Michiko Miyata had never watched Disney movies, thinking they were only for young people. But she was in for a big surprise when she saw the company’s latest animated film about a princess with ice powers and her sister.
“I was touched by the story about the love of sisters. The movie was also a reaffirmation of being true to one’s feelings,” said the 65-year-old Saitama resident, who watched the film with her husband.
Miyata is among the throng of women in Japan who have joined moviegoers across the globe in embracing Disney’s 2013 megahit “Frozen,” which has set box-office records worldwide, won an Academy Award for its anthem song “Let It Go,” spurred spinoffs such as a Broadway musical and an ice show, and fueled huge music and toy sales.
Titled “Anna and the Snow Queen” for the Japanese market, it has become the third best-selling film of all time in Japan since its March 14 premiere, with box-office revenues of more than ¥20.3 billion, Walt Disney Studios Japan said. The film is still being shown in theaters.
A testament to just how popular the film is among Japanese women, dozens of female moviegoers from their 20s to their 60s could be seen emerging from a weekday showing at Toho Cinemas Scalaza.
“This is a film that even adults can enjoy,” said a 30-year-old Tokyo clerical worker. Two other women in their 50s were amazed at the film’s beautiful images and music, akin to a stage musical.
Tami Ihara, executive marketing director at Walt Disney Co. (Japan) Ltd., said the movie’s success lies in the marketing strategy adopted for Japan, which focused on the characters of the two heroines — Elsa, the cool Snow Queen, and her younger, perky sister Princess Anna.
“Unlike in the United States and other nations, we deviated from the strategy of catering to families and specifically targeted Japanese women, who have the power to spur consumption and create a fad,” Ihara said.
Japan was the last country to screen “Frozen,” but the craze has not subsided thanks to a string of rare promotional moves by the Japanese unit of Walt Disney Co., such as releasing a full trailer of “Let It Go” in theaters before the film was released. A singalong version was also shown from April.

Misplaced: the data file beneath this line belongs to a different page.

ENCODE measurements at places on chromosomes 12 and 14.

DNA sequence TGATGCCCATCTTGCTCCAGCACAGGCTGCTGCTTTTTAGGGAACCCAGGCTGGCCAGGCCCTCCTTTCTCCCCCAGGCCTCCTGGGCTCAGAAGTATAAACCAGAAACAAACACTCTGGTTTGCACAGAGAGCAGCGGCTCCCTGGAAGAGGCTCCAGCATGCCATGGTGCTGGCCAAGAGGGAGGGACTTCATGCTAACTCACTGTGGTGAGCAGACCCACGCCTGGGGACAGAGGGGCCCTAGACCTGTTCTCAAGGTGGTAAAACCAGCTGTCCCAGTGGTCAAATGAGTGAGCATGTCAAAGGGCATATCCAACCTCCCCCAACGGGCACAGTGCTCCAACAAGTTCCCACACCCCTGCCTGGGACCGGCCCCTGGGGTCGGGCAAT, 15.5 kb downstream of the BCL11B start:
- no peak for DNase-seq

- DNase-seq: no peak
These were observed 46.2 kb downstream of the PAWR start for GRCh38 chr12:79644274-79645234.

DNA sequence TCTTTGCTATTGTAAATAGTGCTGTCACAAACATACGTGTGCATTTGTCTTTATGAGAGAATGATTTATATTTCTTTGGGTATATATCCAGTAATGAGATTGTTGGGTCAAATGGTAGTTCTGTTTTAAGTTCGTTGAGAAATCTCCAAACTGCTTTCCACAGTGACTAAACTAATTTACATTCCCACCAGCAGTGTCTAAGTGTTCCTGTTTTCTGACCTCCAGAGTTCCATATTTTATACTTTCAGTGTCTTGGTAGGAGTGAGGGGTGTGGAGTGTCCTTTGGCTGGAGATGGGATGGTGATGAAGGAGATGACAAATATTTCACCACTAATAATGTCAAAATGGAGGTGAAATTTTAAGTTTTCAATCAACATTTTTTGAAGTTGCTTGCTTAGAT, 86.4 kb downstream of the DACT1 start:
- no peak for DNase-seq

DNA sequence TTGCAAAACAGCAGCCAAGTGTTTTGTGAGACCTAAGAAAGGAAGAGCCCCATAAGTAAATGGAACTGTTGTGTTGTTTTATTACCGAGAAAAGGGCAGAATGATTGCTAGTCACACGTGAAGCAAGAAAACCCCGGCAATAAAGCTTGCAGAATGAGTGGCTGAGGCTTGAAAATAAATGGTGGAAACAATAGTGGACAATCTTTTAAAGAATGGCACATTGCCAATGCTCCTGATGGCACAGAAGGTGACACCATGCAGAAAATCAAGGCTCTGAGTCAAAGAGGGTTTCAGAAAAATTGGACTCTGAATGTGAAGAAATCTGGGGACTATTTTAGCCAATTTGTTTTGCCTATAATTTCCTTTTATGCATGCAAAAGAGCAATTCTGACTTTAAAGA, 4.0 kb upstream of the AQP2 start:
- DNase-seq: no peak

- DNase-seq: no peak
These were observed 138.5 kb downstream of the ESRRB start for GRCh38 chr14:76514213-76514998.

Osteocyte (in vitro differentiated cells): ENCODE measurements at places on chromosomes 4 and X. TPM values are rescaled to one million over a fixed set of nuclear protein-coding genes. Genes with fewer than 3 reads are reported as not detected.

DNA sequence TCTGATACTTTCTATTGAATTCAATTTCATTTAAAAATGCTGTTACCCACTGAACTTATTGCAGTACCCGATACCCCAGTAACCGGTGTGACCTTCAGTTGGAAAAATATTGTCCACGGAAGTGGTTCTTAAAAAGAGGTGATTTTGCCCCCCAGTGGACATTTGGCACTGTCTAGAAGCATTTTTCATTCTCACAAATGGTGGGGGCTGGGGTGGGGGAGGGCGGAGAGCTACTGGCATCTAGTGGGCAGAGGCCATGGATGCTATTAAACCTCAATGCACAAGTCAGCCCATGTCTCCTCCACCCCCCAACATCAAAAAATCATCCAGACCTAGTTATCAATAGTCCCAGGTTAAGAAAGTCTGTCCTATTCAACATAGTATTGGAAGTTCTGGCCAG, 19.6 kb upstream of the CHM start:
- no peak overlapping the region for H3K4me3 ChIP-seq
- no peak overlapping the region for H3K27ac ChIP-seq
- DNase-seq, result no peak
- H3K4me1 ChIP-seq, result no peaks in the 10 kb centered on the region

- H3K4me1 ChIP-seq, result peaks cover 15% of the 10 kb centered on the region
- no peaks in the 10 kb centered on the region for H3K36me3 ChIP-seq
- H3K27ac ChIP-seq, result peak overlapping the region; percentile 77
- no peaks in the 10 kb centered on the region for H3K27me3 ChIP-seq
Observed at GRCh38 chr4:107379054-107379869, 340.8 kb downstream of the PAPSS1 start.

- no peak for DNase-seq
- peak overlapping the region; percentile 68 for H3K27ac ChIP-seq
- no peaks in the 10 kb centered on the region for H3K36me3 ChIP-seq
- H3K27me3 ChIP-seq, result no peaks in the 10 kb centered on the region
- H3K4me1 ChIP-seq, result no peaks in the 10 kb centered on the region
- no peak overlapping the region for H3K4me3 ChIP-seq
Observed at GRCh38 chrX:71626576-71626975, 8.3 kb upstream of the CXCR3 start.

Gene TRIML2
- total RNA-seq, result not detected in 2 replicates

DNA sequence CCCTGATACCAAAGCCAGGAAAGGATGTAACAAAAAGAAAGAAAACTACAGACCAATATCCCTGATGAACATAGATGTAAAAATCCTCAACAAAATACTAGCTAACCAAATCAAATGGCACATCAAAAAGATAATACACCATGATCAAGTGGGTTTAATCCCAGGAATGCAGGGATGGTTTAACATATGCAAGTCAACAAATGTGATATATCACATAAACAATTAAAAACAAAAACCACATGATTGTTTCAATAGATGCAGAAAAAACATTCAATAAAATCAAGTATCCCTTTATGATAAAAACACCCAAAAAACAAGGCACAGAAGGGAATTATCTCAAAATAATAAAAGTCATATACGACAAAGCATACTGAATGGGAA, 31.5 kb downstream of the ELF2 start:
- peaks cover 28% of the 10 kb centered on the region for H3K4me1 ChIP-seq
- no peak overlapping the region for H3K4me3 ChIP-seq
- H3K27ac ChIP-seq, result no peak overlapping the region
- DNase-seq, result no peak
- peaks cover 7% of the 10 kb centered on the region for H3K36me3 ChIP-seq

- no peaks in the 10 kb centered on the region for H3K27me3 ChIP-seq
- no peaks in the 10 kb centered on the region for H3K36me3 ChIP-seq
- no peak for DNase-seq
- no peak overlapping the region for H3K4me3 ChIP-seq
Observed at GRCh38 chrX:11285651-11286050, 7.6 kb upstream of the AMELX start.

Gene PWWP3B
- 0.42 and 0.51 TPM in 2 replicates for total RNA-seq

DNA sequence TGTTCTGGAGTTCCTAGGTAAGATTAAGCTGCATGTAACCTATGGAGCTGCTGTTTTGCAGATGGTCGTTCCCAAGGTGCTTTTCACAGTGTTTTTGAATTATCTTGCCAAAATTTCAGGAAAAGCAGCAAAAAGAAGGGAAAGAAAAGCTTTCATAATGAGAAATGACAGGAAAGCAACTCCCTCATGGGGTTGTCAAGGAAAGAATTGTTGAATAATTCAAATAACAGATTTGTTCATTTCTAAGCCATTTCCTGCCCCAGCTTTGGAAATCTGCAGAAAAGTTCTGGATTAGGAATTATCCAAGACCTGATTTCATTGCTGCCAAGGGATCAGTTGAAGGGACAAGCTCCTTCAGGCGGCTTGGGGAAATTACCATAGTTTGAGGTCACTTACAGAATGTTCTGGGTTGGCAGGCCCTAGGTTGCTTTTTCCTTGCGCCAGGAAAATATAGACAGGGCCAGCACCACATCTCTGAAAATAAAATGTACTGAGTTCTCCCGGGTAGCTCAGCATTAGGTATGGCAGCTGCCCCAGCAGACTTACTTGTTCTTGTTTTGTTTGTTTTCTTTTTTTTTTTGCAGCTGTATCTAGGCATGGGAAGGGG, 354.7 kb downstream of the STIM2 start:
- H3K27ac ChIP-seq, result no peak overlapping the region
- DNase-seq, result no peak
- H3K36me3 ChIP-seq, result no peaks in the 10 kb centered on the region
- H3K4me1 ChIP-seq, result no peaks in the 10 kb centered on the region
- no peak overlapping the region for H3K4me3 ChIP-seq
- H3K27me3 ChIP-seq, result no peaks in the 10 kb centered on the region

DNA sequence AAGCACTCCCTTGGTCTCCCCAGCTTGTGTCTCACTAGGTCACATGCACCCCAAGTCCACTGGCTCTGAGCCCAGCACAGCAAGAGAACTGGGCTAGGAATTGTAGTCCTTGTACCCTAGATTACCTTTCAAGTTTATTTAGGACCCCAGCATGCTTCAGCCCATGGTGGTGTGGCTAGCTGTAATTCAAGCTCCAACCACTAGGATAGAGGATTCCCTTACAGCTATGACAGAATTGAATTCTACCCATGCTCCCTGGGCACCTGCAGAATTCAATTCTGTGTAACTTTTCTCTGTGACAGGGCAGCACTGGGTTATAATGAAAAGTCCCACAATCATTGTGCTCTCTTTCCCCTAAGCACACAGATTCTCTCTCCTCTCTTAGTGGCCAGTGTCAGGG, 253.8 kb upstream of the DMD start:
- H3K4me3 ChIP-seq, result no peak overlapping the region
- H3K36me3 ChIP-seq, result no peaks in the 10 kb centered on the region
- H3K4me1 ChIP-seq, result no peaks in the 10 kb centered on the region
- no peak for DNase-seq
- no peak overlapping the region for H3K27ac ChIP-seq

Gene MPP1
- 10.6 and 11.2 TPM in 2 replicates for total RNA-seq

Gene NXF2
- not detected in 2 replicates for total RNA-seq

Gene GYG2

“In particular, ‘Let It Go’ has struck a chord in Japanese people’s hearts and emerged as a cheer-up song for women,” said Akio Doteuchi, a senior researcher on social development with NLI Research Institute.
Explaining why people in Japan have identified with the song, Doteuchi said women as well as men are “seeking a society that is not boxed in a stereotype.”
He said the film is a bright spot at a time Japan suffers from a big income gap among its citizens and many young people are in nonregular employment.
The film has also defied a trend of sluggish consumer spending following the consumption tax hike by 3 percentage points in April, with Doteuchi noting that adults are willing to pay to watch movies for the “experience” they get out of it.
“Women who are in their 30s and now mothers are the generation that watched ‘Beauty and the Beast’ and ‘Little Mermaid’ as children, and they spend money on Disney for themselves, and not necessarily for their children,” Ihara said, adding that Tokyo Disneyland has helped embed Disney culture in the Japanese public.
Disney’s Japanese unit also tapped into Japanese women’s love of musicals, inspired by the success of the 2012 film “Les Miserables,” Ihara said.
Though not a musical, the next Disney film, titled “Baymax” in Japan and due out in December, hopes to ride the momentum created by “Frozen.” The company will target Japanese women by appealing to the title character in the film, this time a health care robot.
“I believe Japanese girls and women will come to love Baymax for its cuddly appearance, similar to Hello Kitty in that it has only eyes and no mouth, and for its role in giving care when so many people in modern-day society are stressed,” Ihara said.
With “Frozen” and “Baymax” coming at a time Walt Disney Co. (Japan) Ltd. has been successful in marketing merchandise under the Disney-for-adults concept for the past two to three years, the challenge lies in making Disney films relevant to adult moviegoers as well.
“The key really is how much of the character will be accepted and identified by the audience,” Ihara said.